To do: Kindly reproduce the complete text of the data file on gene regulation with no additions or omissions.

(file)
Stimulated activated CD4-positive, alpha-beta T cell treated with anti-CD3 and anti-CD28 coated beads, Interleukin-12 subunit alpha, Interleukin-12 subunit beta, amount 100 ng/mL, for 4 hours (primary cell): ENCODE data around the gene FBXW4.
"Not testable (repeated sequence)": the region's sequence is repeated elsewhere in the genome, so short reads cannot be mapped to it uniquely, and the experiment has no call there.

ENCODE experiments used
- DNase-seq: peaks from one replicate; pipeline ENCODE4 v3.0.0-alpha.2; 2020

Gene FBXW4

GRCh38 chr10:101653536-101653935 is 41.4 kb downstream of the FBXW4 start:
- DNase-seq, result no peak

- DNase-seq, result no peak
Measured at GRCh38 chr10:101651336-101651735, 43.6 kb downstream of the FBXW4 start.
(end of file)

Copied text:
Stimulated activated CD4-positive, alpha-beta T cell treated with anti-CD3 and anti-CD28 coated beads, Interleukin-12 subunit alpha, Interleukin-12 subunit beta, amount 100 ng/mL, for 4 hours (primary cell): ENCODE data around the gene FBXW4.
"Not testable (repeated sequence)": the region's sequence is repeated elsewhere in the genome, so short reads cannot be mapped to it uniquely, and the experiment has no call there.

ENCODE experiments used
- DNase-seq: peaks from one replicate; pipeline ENCODE4 v3.0.0-alpha.2; 2020

Gene FBXW4

GRCh38 chr10:101653536-101653935 is 41.4 kb downstream of the FBXW4 start:
- DNase-seq, result no peak

- DNase-seq, result no peak
Measured at GRCh38 chr10:101651336-101651735, 43.6 kb downstream of the FBXW4 start.